CPS threatens in court documents to end school year on June 1

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In a motion filed Monday, Chicago Public Schools CEO Forrest Claypool said the school system will have to end the 2016-2017 school year on June 1 due to budget cuts. (WLS)

In a motion for Preliminary Injunction filed Monday, Chicago Public Schools threatened to end the 2016-2017 school year on June 1 due to budget cuts if the state does not do anything to rectify the school funding formula.

"The next round of cuts almost certainly require CPS to cut even more days from this year's school calendar - ending as early as June 1, 2017," the motion states.

The court papers also said the next round of budget cuts would also likely require CPS to cancel summer school for grade school and middle school students.

CPS CEO Forrest Claypool said in a press conference that started shortly after 4 p.m. that the injunction was filed to ask a judge to move as quickly possible, as the district has very few practical options to balance its budget and preserve its solvency.

But Claypool also said that June 1 is a worst case scenario, and repeatedly resisted journalists when they attempted to get a firm date from him, saying he hopes the courts will step in to prevent the school year from being cut short.

Cutting nearly three weeks out of the school year would save CPS more than $90 million.

"We thought it was fair, obviously, for our parents to be aware of the situation, the latest details. At some point we'll have to make a final decision, but we're not there yet," Claypool said.

Governor Bruce Rauner vetoed a funding bill late in Dec. 2016 that promised $215 million in funding for CPS. Claypool said Rauner knew he was vetoing the bill at a sensitive time in the school year, which would leave CPS very few options to balance their budget, and called the decision "irresponsible."

Rauner vetoed the bill because legislators did not tie pension reforms to that funding bill.

"I don't see how this is his fault. I would hope CPS would come down to Springfield and advocate on behalf of all children," said Illinois Secretary of Education Beth Purvis.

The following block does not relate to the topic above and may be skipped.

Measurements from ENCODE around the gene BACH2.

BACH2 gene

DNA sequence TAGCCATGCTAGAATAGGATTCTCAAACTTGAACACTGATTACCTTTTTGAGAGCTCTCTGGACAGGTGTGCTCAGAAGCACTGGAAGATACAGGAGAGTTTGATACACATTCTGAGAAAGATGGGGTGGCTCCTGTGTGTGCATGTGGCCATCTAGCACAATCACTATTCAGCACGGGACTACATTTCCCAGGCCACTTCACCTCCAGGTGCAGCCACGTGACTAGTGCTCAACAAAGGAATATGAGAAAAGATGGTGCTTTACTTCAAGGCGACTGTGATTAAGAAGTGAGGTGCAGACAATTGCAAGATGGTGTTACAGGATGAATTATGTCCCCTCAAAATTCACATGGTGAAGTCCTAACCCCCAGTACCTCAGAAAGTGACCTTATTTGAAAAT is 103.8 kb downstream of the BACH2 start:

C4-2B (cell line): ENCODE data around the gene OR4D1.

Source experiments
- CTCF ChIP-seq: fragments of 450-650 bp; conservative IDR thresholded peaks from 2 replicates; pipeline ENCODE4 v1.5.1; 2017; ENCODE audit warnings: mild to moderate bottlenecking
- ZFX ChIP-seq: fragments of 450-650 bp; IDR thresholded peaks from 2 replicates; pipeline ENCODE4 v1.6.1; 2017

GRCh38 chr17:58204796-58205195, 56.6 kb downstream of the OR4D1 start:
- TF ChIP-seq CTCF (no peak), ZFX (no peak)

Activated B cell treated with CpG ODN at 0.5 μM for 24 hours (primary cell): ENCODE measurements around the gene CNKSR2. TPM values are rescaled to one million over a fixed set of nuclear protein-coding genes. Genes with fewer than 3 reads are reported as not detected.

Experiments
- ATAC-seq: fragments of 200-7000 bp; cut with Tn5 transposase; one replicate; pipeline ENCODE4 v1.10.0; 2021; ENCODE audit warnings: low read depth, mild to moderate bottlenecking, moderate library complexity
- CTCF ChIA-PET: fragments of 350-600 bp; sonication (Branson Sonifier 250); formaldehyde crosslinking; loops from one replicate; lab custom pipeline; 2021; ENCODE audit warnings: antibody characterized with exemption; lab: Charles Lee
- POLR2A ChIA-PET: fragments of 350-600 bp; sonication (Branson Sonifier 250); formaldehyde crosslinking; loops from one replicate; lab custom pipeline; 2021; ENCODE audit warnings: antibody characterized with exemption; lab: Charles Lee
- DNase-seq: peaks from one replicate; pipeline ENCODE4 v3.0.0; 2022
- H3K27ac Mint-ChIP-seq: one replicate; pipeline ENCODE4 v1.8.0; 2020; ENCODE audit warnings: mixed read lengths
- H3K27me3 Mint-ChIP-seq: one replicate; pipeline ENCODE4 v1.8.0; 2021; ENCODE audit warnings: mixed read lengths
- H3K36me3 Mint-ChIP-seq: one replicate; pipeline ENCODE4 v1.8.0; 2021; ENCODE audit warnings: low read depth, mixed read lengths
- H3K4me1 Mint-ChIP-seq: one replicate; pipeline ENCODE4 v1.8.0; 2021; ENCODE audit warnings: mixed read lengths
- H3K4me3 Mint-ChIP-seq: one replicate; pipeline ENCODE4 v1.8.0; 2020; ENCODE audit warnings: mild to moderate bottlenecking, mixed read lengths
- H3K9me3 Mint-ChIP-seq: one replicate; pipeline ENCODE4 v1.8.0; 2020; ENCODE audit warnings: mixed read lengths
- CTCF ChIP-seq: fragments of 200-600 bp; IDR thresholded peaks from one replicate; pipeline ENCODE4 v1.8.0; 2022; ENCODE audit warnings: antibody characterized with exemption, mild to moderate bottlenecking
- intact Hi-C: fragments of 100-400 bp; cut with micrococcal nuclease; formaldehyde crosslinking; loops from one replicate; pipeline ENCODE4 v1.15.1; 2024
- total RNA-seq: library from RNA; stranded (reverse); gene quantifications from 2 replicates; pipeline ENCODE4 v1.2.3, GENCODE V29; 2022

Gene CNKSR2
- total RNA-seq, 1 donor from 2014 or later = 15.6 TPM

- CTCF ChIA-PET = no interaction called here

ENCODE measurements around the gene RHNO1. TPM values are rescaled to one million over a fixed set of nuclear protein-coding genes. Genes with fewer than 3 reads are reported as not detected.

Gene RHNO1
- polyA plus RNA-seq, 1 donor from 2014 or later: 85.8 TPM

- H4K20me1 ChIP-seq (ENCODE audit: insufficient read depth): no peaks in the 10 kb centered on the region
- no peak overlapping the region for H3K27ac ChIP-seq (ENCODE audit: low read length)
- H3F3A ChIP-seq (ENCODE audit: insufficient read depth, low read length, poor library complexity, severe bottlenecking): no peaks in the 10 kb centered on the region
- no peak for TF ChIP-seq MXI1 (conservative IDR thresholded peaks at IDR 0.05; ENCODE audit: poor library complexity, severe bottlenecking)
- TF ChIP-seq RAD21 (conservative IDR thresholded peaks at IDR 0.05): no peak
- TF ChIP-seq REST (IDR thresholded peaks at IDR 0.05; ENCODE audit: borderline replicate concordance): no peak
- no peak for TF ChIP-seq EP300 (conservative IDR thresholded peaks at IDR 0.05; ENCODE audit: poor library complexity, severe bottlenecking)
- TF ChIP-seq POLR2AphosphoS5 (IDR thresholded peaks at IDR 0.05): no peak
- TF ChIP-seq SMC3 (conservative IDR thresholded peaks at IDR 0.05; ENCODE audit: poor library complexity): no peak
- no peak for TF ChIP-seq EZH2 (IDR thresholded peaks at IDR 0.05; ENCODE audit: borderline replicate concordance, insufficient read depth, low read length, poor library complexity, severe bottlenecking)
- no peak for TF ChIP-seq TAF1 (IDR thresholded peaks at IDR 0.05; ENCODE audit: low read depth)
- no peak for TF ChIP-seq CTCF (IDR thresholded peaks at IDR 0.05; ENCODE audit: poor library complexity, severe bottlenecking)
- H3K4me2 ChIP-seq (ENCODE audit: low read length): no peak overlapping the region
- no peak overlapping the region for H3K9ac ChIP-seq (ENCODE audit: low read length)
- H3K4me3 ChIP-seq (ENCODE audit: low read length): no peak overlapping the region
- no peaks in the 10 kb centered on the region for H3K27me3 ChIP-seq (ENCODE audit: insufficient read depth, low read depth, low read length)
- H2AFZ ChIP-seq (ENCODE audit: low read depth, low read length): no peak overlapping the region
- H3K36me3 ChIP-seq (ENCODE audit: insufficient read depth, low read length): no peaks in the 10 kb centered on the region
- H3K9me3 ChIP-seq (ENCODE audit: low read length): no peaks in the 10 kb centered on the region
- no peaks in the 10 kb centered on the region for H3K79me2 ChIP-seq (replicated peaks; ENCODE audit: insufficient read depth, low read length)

Shannon Breymaier, spokeswoman for Mayor Rahm Emanuel, said in a statement, "Ever since we introduced a longer school day and school year, the graduation rate is at an all-time high and growing and students have made dramatic gains in reading and math - in some cases, leading the country. This is not a coincidence. CPS has been forced into an impossible situation because of Governor Rauner's careless veto. Our first choice, and the right choice, is to have Springfield equitably fund schools and teacher pensions, but while nothing is final and set in stone, CPS has to be forthright about its financial position and its options."

CPS filed a civil rights lawsuit on Feb. 14 on behalf of five families and the school board. The lawsuit alleges the state discriminates against CPS students, saying that while the district's predominantly black and Latino children make up 20 percent of Illinois public school students the district claimed it received only 15 percent of the money the state appropriated for education.

"Our children, 90 percent of color, receive a fraction of the dollars the children in the rest of predominantly-white Illinois receives. It is racial discrimination on a massive scale," Claypool said.

"What I would say is that under Governor Rauner, Chicago Public Schools have gotten more money than they would have gotten if the General Assembly had continued funding schools the way they did under Governor Quinn," Purvis said.

She did not expand on what she meant.

Rauner, who took office two years ago and has not yet passed a state budget, accused CPS of mismanaging state as well as local taxpayer monies.

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educationchicago public schoolslawsuitbudgetChicagoLoop
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